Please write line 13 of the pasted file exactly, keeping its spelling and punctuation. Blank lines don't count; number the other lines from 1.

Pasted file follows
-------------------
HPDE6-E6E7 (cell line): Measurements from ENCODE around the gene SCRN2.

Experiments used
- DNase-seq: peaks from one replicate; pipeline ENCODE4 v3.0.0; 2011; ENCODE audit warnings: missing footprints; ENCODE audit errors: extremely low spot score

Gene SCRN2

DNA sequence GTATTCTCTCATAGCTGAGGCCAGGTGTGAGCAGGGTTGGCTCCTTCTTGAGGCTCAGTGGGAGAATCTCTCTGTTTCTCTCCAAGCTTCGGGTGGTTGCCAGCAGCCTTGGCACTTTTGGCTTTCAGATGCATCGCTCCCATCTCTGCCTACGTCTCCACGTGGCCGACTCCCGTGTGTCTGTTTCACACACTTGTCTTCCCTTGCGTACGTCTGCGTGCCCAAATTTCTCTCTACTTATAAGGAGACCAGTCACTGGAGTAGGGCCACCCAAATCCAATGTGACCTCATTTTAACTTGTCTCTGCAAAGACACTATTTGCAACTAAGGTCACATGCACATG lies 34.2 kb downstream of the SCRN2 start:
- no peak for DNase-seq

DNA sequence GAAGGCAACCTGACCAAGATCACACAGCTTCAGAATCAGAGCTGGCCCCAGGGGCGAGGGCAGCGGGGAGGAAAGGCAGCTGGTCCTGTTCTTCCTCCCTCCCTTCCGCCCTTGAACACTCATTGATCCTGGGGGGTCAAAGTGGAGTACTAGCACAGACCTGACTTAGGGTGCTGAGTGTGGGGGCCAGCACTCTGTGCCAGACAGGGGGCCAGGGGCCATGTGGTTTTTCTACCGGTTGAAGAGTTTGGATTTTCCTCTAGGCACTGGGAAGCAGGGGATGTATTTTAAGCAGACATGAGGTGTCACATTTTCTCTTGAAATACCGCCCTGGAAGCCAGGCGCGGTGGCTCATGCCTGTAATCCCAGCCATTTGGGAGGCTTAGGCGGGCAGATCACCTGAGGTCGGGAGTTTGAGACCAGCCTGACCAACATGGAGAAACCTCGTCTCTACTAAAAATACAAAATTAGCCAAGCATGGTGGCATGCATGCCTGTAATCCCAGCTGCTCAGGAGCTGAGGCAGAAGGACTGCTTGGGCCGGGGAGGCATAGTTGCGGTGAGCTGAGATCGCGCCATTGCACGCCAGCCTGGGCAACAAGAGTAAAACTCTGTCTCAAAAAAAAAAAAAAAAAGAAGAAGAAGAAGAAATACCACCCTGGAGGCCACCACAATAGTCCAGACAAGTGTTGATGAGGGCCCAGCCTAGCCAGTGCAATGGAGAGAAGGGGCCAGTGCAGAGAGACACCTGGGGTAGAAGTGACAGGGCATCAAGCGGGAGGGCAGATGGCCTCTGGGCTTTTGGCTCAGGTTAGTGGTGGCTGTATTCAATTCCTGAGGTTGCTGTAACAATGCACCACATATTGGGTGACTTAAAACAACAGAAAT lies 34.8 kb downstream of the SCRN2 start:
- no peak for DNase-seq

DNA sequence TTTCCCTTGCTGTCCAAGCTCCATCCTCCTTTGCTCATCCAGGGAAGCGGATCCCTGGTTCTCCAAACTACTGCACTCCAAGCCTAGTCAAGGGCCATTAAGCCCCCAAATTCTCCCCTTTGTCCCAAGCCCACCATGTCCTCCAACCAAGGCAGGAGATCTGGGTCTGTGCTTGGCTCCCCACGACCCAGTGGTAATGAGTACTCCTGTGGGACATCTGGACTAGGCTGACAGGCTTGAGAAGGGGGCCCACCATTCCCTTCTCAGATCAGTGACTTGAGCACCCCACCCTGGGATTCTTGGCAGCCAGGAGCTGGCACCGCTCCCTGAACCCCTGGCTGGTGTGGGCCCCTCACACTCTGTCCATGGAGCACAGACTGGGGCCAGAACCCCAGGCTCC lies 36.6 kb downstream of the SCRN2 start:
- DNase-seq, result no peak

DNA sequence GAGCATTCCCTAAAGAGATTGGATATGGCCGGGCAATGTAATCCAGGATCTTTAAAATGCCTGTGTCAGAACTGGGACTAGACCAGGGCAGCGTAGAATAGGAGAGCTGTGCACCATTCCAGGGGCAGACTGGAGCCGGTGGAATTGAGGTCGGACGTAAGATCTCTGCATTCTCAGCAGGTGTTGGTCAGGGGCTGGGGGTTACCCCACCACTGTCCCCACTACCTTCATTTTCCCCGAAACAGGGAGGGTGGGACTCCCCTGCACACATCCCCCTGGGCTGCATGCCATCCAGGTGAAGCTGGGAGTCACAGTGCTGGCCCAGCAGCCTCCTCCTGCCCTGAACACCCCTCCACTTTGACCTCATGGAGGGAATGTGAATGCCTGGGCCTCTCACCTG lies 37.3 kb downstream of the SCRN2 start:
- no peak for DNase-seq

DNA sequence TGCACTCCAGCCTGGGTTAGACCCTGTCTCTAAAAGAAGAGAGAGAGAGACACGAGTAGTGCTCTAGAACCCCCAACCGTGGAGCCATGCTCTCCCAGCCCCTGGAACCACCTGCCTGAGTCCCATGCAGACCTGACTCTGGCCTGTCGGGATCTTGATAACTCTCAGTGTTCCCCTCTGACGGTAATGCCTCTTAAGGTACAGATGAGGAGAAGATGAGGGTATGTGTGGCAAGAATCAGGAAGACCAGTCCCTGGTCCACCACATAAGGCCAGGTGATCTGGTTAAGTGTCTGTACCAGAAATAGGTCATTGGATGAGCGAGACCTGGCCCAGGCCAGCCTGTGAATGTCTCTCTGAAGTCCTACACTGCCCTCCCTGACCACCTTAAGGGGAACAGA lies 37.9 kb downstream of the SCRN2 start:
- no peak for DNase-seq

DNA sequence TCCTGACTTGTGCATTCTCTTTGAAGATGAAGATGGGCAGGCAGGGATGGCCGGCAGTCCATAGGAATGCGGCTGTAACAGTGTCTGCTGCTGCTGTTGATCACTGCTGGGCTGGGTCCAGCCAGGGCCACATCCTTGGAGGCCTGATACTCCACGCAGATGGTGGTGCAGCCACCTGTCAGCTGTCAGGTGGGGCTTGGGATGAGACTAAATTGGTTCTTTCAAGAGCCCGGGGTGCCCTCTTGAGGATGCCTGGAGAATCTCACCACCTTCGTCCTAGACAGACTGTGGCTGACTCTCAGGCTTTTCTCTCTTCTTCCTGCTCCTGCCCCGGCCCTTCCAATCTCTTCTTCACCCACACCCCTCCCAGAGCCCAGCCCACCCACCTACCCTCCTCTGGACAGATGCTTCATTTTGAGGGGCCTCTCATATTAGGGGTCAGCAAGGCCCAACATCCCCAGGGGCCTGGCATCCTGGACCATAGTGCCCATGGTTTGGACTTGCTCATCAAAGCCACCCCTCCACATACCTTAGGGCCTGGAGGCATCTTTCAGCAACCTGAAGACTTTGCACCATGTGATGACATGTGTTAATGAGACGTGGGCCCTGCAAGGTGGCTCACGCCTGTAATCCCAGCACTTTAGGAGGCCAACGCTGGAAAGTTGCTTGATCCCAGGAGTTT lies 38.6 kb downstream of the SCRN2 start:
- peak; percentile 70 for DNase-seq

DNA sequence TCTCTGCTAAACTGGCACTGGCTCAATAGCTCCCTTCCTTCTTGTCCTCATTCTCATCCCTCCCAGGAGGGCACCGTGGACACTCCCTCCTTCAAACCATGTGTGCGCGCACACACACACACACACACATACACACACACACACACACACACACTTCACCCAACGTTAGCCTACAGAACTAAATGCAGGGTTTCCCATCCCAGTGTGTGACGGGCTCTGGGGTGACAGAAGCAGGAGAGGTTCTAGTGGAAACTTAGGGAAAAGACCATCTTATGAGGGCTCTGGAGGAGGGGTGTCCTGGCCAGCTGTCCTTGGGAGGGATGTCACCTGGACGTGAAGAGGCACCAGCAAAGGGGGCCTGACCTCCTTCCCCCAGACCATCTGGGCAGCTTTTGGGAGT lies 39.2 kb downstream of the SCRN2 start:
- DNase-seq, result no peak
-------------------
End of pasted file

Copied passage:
DNA sequence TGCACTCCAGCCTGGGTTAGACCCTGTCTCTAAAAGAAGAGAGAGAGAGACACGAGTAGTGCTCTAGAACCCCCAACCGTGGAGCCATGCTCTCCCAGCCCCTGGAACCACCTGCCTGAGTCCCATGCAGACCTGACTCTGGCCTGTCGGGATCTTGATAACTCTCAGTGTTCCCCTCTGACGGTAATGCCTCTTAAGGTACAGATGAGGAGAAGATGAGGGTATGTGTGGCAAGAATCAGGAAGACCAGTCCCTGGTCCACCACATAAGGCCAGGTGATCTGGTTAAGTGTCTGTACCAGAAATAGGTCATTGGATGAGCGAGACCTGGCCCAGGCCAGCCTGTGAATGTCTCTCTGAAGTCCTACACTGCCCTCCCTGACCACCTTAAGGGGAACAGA lies 37.9 kb downstream of the SCRN2 start: